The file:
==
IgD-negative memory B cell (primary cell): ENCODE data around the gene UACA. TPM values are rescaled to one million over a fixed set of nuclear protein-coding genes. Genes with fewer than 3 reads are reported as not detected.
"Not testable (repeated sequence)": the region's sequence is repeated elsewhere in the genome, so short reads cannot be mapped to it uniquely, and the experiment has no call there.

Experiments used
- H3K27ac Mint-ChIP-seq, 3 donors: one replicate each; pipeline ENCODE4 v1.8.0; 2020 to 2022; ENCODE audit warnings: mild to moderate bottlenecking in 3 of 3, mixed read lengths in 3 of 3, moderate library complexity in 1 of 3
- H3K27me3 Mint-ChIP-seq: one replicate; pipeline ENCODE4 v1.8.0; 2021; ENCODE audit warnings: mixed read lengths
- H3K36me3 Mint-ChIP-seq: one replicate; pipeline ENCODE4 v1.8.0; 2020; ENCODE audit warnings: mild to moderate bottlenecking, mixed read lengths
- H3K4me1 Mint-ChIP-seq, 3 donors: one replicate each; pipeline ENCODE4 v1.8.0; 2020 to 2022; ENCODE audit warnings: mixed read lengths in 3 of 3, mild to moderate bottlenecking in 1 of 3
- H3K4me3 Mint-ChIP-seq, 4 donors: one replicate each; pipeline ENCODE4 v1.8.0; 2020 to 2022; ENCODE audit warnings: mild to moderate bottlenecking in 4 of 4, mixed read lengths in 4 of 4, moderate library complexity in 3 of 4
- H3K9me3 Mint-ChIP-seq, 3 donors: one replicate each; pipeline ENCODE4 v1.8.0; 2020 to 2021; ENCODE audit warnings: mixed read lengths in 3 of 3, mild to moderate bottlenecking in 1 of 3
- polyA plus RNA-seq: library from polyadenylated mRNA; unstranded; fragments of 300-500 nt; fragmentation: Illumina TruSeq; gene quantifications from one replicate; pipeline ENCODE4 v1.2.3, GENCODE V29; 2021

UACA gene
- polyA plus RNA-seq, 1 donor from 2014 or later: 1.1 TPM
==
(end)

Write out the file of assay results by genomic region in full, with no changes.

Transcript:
IgD-negative memory B cell (primary cell): ENCODE data around the gene UACA. TPM values are rescaled to one million over a fixed set of nuclear protein-coding genes. Genes with fewer than 3 reads are reported as not detected.
"Not testable (repeated sequence)": the region's sequence is repeated elsewhere in the genome, so short reads cannot be mapped to it uniquely, and the experiment has no call there.

Experiments used
- H3K27ac Mint-ChIP-seq, 3 donors: one replicate each; pipeline ENCODE4 v1.8.0; 2020 to 2022; ENCODE audit warnings: mild to moderate bottlenecking in 3 of 3, mixed read lengths in 3 of 3, moderate library complexity in 1 of 3
- H3K27me3 Mint-ChIP-seq: one replicate; pipeline ENCODE4 v1.8.0; 2021; ENCODE audit warnings: mixed read lengths
- H3K36me3 Mint-ChIP-seq: one replicate; pipeline ENCODE4 v1.8.0; 2020; ENCODE audit warnings: mild to moderate bottlenecking, mixed read lengths
- H3K4me1 Mint-ChIP-seq, 3 donors: one replicate each; pipeline ENCODE4 v1.8.0; 2020 to 2022; ENCODE audit warnings: mixed read lengths in 3 of 3, mild to moderate bottlenecking in 1 of 3
- H3K4me3 Mint-ChIP-seq, 4 donors: one replicate each; pipeline ENCODE4 v1.8.0; 2020 to 2022; ENCODE audit warnings: mild to moderate bottlenecking in 4 of 4, mixed read lengths in 4 of 4, moderate library complexity in 3 of 4
- H3K9me3 Mint-ChIP-seq, 3 donors: one replicate each; pipeline ENCODE4 v1.8.0; 2020 to 2021; ENCODE audit warnings: mixed read lengths in 3 of 3, mild to moderate bottlenecking in 1 of 3
- polyA plus RNA-seq: library from polyadenylated mRNA; unstranded; fragments of 300-500 nt; fragmentation: Illumina TruSeq; gene quantifications from one replicate; pipeline ENCODE4 v1.2.3, GENCODE V29; 2021

UACA gene
- polyA plus RNA-seq, 1 donor from 2014 or later: 1.1 TPM